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AI and Life Cycle Assessment

Using artificial intelligence responsibly

You might have heard about the field of artificial intelligence, and perhaps you have heard of life cycle assessment too? Life cycle assessment (LCA) is a technique to assess environmental impacts associated with all the stages of a product’s life.

Companies working within the field of artificial intelligence or buying products may want to know that this process was undertaken in a responsible manner. If so where does it begin (cradle) and where does it (stop) in each individual case? In a wholesome manner one may have to consider the computer, the data centre, the AI chip so on and so forth — how much of the wider ecosystem of services integrated in the product or service that is delivered as AI has to be considered.

Before we talk specifically about the field of artificial intelligence and why LCA may be relevant it might be worth taking a look at what this cycle means.

The International Organization for Standardization is an international standard-setting body composed of representatives from various national standards organisations.

According to standards in the ISO 14040 and 14044, an LCA is carried out in four distinct phases. The phases are often interdependent, in that the results of one phase will inform how other phases are completed.

What are the aforementioned ISO?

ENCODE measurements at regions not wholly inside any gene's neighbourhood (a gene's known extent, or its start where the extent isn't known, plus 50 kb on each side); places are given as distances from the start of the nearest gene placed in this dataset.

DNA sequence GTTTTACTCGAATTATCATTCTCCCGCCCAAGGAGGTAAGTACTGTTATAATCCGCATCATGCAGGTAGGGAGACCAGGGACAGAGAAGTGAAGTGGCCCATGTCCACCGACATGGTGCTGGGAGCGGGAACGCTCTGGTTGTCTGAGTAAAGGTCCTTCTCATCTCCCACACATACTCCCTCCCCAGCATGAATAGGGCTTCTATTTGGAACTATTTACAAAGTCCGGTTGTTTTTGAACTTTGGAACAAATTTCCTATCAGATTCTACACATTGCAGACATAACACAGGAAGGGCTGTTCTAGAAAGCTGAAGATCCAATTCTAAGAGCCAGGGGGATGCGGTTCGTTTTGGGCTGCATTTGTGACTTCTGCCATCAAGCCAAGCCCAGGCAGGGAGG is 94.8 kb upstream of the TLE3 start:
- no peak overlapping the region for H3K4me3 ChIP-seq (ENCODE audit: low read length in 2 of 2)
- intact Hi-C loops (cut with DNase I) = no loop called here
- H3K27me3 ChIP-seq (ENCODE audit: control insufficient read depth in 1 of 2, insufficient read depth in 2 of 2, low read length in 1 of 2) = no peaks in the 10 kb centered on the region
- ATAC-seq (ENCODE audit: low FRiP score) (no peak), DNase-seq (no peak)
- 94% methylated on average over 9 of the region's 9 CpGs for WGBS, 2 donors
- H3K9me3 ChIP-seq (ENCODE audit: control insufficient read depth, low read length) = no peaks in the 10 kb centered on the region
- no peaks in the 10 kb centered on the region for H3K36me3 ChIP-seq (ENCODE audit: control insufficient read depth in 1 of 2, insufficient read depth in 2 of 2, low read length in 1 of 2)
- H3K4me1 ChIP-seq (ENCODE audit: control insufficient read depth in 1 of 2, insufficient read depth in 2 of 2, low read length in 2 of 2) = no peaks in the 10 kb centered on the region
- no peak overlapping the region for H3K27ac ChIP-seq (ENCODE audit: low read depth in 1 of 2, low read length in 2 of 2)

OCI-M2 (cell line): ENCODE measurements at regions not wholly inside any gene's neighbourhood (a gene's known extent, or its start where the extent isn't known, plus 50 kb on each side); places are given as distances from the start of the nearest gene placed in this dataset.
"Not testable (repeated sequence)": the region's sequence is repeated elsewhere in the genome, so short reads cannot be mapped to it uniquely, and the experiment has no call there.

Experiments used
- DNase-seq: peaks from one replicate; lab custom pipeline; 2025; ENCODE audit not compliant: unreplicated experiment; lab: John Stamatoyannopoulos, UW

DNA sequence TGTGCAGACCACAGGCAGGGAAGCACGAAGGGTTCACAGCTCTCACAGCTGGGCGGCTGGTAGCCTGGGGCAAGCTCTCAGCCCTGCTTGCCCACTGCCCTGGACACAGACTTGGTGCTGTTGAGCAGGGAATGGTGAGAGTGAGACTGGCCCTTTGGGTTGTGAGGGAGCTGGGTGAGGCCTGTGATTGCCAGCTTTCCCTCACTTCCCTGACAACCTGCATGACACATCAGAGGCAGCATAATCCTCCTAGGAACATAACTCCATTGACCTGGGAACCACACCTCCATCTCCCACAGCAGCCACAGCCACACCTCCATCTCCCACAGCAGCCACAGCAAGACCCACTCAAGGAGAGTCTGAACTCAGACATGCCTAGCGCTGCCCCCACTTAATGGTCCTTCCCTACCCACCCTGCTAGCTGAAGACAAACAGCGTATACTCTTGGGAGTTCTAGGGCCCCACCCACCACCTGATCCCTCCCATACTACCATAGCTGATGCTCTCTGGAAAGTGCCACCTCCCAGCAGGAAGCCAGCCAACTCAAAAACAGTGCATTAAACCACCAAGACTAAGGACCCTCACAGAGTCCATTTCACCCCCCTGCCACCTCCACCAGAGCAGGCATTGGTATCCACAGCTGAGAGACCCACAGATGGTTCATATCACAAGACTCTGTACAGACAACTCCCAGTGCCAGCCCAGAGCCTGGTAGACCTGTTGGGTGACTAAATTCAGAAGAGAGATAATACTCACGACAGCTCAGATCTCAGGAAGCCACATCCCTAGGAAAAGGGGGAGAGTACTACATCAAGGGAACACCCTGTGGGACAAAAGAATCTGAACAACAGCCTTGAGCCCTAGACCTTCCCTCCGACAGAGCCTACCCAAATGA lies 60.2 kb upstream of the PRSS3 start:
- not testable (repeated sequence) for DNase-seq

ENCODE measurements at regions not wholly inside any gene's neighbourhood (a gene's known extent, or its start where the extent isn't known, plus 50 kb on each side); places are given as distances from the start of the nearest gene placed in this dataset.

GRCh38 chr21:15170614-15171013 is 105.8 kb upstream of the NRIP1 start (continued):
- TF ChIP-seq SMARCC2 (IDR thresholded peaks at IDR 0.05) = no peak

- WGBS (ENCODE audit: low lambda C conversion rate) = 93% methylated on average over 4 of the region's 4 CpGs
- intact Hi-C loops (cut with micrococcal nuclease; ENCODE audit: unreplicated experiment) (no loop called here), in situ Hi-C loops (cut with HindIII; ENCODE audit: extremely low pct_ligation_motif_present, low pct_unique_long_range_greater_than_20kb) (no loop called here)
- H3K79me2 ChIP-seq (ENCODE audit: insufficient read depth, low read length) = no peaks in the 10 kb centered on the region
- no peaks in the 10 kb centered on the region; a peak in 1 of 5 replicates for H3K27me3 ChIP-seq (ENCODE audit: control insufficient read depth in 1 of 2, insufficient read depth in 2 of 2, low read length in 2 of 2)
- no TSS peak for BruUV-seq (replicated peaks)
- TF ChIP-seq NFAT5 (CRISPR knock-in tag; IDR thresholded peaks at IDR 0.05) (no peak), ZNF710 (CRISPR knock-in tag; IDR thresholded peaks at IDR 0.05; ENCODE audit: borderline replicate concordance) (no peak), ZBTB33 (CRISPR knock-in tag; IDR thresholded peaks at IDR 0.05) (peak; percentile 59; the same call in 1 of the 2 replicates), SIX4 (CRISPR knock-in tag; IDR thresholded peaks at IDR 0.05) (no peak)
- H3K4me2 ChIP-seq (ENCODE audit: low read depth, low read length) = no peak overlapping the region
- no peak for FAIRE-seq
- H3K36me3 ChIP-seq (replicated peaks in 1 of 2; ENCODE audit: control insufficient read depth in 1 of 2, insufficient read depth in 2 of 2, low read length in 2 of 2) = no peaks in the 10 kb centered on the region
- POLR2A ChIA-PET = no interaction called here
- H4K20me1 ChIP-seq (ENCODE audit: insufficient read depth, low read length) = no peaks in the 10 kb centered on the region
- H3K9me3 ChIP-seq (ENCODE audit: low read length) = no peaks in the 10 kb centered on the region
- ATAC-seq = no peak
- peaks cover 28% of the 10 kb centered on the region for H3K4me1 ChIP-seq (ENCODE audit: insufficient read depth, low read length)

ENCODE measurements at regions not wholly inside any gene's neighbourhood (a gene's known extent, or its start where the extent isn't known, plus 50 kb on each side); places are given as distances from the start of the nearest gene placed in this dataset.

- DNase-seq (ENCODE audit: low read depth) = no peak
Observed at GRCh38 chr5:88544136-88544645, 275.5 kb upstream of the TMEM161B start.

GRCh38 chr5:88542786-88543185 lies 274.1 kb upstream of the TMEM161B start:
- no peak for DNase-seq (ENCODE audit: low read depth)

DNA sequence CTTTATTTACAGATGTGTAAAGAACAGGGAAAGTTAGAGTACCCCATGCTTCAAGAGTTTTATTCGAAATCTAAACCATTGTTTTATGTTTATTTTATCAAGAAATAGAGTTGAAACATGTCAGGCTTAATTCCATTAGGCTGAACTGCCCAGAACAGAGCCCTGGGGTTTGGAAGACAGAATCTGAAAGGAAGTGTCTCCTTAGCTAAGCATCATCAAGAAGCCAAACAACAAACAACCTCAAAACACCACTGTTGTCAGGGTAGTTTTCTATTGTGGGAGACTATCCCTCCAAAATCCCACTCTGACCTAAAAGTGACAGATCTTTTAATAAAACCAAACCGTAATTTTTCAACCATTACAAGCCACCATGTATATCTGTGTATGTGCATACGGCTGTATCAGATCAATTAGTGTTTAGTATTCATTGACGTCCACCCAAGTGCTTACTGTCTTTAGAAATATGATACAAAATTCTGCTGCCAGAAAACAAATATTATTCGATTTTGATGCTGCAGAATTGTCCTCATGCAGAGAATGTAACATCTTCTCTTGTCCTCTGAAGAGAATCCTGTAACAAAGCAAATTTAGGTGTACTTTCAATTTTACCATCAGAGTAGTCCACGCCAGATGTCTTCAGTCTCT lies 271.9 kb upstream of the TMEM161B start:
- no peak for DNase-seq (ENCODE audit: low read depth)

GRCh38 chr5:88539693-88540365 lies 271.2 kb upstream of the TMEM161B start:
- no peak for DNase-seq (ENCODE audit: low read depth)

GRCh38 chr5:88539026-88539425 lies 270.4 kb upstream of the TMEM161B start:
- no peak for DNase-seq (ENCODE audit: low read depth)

Environmental management

Let us start with ISO 14040:2006 Environmental management — Life cycle assessment — Principles and framework.

“ISO 14040:2006 describes the principles and framework for life cycle assessment (LCA) including: definition of the goal and scope of the LCA, the life cycle inventory analysis (LCI) phase, the life cycle impact assessment (LCIA) phase, the life cycle interpretation phase, reporting and critical review of the LCA, limitations of the LCA, the relationship between the LCA phases, and conditions for use of value choices and optional elements.”

Therefore as it covers inventory it does not describe LCA technique, nor methodologies for individual phases of the LCA. Intended is considered within goal and scope, yet application is not in this standard.

In the introduction section of ISO14040 there is short summary of what LCA can assist in:

  • “Identifying opportunities to improve the environmental performance of products at various points in their life cycle,
  • Informing decision-makers in industry, government or non-government organizations (e.g. for the purpose of strategic planning, priority setting, product or process design or redesign),
  • The selection of relevant indicators of environmental performance, including measurement techniques, and
  • Marketing (e.g. implementing an ecolabelling scheme, making an environmental claim, or producing an environmental product declaration)”

As mentioned the four phases are as follows:

This is listed in the ISO14040 in the current manner:

“a) The goal and scope definition phase,
b) the inventory analysis phase,
c) the impact assessment phase, and
d) the interpretation phase.”

The first details subject and intended use, this can vary depending on goals.

The second is a collection of data necessary to meet the goal.

The third part is about understanding a product system’s environmental significance. This can be helped by examining the life cycle inventory analysis done in the second phase.

The fourth deals with summaries, conclusions, recommendations and decision-making.

LCA is not always right, and does not cover everything — for example it covers neither economic or social aspects of the product (that one may argue could be relevant for the overall life cycle).